DR350 Thread

Discussion in 'Thumpers' started by leonphelps, May 16, 2007.

  1. ShaneInDenver

    ShaneInDenver n00b

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    So I am going through this new to me DR350 dirt model I just got. I emailed Jesse about some carburetor settings. The bike has stock exhaust, with the Jesse airbox mod and a K&N filter.

    I live in Denver, CO 5,000' and plan on being up in the mountains with this bike as high as 12,000', but I would like to do some passes above 14,000' too.

    The bike has a 122.5 main jet in it and Jesse recommended going up to 140 main jet. Will this be too rich for my altitude? I am new to this, but have read you want roughly 8-12% less fuel here in Denver. 8% less would be a 128.8 main jet, but we could probably round up to 130.

    Also he recommended making sure my needle is in the 3rd groove. I'm afraid I don't really know what he is talking about here.

    Thanks
  2. slartidbartfast

    slartidbartfast Love those blue pipes

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    Nope! There's your answer right there. In a one mile ride the bike does not get hot enough to drive off the moisture in the oil. It forms that white emulsion which collects in the high spots in the crank case. It won't really do much harm and one long hard run will most likely get rid of it. If you never or only very rearely do such a long run, consider changing the oil at less than the recommended interval.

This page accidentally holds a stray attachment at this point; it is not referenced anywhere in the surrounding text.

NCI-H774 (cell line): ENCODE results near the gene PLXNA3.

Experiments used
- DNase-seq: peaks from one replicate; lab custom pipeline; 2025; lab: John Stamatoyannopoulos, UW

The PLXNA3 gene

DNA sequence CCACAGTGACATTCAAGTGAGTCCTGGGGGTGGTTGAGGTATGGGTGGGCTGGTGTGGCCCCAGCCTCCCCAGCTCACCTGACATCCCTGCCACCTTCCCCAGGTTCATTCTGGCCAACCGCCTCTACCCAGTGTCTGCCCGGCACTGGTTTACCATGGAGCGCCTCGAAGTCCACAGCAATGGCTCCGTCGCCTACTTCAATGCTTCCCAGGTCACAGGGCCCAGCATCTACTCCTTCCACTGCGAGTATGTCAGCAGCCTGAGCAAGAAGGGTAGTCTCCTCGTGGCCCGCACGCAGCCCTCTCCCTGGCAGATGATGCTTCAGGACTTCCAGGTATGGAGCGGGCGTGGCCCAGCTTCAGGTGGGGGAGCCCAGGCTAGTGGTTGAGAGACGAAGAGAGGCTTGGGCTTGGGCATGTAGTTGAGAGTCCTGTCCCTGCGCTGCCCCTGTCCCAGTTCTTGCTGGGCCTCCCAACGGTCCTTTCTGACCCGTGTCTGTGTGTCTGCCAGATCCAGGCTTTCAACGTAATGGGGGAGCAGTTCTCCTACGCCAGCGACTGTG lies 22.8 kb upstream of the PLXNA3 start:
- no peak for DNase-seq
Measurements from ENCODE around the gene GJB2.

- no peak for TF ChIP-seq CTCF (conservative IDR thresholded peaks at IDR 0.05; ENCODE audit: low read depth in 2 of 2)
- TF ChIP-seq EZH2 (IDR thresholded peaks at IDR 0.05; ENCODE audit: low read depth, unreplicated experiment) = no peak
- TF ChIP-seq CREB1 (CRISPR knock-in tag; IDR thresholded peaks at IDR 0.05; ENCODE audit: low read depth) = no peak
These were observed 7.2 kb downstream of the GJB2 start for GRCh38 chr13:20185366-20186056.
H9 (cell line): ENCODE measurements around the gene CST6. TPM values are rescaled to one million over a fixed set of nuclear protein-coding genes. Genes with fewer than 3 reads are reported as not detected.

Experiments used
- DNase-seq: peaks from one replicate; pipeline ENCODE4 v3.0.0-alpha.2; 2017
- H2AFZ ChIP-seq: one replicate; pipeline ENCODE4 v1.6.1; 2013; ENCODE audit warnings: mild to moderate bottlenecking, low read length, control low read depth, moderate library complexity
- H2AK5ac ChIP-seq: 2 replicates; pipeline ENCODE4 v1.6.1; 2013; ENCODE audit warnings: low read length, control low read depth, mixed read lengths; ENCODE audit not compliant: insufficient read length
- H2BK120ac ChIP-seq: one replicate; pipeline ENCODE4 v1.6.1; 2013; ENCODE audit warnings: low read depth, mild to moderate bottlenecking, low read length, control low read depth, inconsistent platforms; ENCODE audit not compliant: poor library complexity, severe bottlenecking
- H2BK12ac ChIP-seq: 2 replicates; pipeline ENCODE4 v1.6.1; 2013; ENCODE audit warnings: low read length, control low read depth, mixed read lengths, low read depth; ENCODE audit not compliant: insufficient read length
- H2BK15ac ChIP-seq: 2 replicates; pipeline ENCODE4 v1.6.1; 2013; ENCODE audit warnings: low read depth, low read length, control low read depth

3. Greg Bender

    Greg Bender Long timer

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    Hi Shane,

    Welcome! I live at 2000 feet and generally ride up higher from here. I have a 1993 DR350 dirt model that originally came with a pumper carburetor (I've since switched to the CV carburetor). When I had the pumper installed, I also had the airbox cut (came that way from the previous owner). I have one of the original stock mufflers that Jesse has modified. I ran the stock idle jet and needed to increase the main jet to 132.5 (stock size was 127.5 for my model). I would have been wallowing in fuel at 140.

    Now that I run a CV carburetor, I use the stock settings for my model year and I am very happy with it (I'm using an uncut airbox with the snorkel installed).

    Personally, I would only ever fit a K&N filter for pavement use only. Riding in the dirt, I would fit a foam filter such as the UNI. Much better filtration and they flow great.

    As for aftermarket mufflers and cutting the airbox: My *opinion* is that they make a lot more noise with negligible (if any) performance benefits. I've yet to see anyone do back-to-back dyno runs showing differences.